Business groups, a pro-business think tank and a drug store advocacy group have backed Walmart's attempt to torpedo the federal government's suit claiming the retail chain helped spur the nationwide opioid epidemic by failing to scrutinize suspicious prescriptions.
A New York federal court's recent ruling that Citibank could not claw back funds it mistakenly wired to Revlon lenders contains several legal issues an appellate court will likely review without deference to the lower court — and could lead to the lenders being ordered to return the payments, say attorneys at Ropes & Gray.
The U.S. Securities and Exchange Commission and the Commodity Futures Trading Commission will be hard-pressed to argue Tesla CEO Elon Musk's recent tweets about cryptocurrencies amounted to illegal communication of material information to investors, or constituted market manipulation, say Kenneth Breen and Phara Guberman at Paul Hastings.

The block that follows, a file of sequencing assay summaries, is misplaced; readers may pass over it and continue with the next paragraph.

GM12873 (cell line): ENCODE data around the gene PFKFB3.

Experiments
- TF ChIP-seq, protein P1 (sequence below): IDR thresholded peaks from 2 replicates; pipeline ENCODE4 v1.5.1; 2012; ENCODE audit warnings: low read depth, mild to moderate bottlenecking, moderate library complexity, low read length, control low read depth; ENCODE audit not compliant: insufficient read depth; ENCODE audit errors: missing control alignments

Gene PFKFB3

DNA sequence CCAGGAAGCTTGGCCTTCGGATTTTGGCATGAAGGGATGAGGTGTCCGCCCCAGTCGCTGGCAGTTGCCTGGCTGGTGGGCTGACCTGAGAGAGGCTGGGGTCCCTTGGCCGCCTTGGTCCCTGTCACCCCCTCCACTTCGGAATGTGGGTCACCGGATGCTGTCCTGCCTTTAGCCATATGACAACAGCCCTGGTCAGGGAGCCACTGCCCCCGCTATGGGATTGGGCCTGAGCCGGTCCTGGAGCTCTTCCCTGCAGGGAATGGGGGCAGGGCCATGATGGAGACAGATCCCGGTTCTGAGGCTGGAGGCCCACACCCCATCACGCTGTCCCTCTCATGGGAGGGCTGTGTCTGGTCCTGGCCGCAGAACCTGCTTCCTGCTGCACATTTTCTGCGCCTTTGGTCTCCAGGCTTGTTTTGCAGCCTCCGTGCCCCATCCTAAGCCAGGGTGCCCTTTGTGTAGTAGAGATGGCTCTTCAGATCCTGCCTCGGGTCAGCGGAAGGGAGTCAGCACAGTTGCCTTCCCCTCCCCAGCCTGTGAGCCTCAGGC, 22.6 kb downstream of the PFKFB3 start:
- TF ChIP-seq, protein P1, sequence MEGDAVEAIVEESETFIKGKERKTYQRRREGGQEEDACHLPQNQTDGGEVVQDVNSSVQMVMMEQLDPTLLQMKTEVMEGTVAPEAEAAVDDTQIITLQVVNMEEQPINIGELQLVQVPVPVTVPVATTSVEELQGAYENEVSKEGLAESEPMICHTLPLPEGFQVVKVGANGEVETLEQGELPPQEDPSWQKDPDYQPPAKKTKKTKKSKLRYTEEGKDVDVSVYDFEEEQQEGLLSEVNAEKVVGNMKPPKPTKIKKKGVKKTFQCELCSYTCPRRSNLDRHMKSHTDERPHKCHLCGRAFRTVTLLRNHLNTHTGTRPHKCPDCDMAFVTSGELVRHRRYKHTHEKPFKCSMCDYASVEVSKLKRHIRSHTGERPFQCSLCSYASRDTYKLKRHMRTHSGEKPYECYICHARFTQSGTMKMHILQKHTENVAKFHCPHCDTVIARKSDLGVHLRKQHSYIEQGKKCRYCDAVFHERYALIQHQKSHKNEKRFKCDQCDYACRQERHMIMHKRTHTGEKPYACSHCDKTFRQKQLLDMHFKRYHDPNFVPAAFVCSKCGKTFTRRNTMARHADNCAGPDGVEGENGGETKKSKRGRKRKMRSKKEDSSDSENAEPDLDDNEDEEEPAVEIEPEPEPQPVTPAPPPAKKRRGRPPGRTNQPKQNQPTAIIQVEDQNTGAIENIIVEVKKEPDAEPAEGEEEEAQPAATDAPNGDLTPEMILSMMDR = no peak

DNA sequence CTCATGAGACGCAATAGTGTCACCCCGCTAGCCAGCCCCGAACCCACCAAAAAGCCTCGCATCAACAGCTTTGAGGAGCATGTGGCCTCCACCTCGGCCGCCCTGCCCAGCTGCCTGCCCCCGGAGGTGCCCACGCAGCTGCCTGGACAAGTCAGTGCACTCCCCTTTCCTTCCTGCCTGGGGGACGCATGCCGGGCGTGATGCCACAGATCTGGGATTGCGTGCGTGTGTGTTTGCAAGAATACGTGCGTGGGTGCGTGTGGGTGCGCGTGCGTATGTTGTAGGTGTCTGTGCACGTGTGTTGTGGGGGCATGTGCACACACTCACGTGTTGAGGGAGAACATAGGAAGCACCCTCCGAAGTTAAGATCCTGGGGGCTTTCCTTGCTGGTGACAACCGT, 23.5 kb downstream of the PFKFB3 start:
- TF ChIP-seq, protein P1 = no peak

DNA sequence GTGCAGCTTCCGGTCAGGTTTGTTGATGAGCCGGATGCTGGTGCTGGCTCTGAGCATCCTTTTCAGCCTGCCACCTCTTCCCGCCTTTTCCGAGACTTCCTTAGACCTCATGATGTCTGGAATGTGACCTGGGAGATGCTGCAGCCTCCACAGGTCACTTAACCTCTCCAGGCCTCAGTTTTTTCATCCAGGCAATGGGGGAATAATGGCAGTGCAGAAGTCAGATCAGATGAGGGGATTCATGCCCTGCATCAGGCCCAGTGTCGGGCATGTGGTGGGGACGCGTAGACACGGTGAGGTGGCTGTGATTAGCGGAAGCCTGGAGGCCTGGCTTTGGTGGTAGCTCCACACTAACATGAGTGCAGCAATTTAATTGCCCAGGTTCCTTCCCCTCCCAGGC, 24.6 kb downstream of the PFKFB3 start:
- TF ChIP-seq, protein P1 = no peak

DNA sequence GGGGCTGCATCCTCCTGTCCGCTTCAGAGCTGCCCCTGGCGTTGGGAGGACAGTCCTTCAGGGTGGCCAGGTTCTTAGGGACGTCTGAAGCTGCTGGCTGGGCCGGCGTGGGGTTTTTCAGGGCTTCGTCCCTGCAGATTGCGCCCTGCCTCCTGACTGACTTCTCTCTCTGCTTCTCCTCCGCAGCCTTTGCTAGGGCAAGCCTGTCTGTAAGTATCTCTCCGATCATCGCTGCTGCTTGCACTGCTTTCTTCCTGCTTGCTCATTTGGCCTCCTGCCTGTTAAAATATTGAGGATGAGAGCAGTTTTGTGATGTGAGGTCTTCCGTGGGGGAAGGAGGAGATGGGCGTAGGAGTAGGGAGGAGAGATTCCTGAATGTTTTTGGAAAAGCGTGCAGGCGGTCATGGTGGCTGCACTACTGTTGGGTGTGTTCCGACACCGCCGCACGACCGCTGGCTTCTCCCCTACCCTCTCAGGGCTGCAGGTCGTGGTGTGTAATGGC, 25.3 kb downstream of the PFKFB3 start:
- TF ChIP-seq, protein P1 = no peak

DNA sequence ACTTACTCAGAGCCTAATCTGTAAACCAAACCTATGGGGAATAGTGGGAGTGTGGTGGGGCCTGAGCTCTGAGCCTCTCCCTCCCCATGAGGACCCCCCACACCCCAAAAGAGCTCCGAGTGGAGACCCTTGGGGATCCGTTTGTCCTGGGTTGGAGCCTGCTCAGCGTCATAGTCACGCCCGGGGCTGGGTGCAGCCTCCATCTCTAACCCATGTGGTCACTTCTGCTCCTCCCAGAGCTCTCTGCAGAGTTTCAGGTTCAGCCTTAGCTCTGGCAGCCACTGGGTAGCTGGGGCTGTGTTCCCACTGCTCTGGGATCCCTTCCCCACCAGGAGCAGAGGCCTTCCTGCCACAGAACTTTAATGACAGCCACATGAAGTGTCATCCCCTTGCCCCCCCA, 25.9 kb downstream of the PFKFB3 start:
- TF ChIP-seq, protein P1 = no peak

Attorneys working remotely from jurisdictions in which they are not admitted should take precautionary steps to avoid engaging in unauthorized practice of law, say John Schmidt and Michael Seaman at Phillips Lytle.
In light of the recently released Organization for Economic Cooperation and Development's guidance on the transfer pricing implications of the pandemic, taxpayers should be prepared to explain and defend their transfer pricing decisions for fiscal year 2020 for contemporaneous documentation and in future tax audits, say Susan Fickling and TJ Michaelson at Duff & Phelps.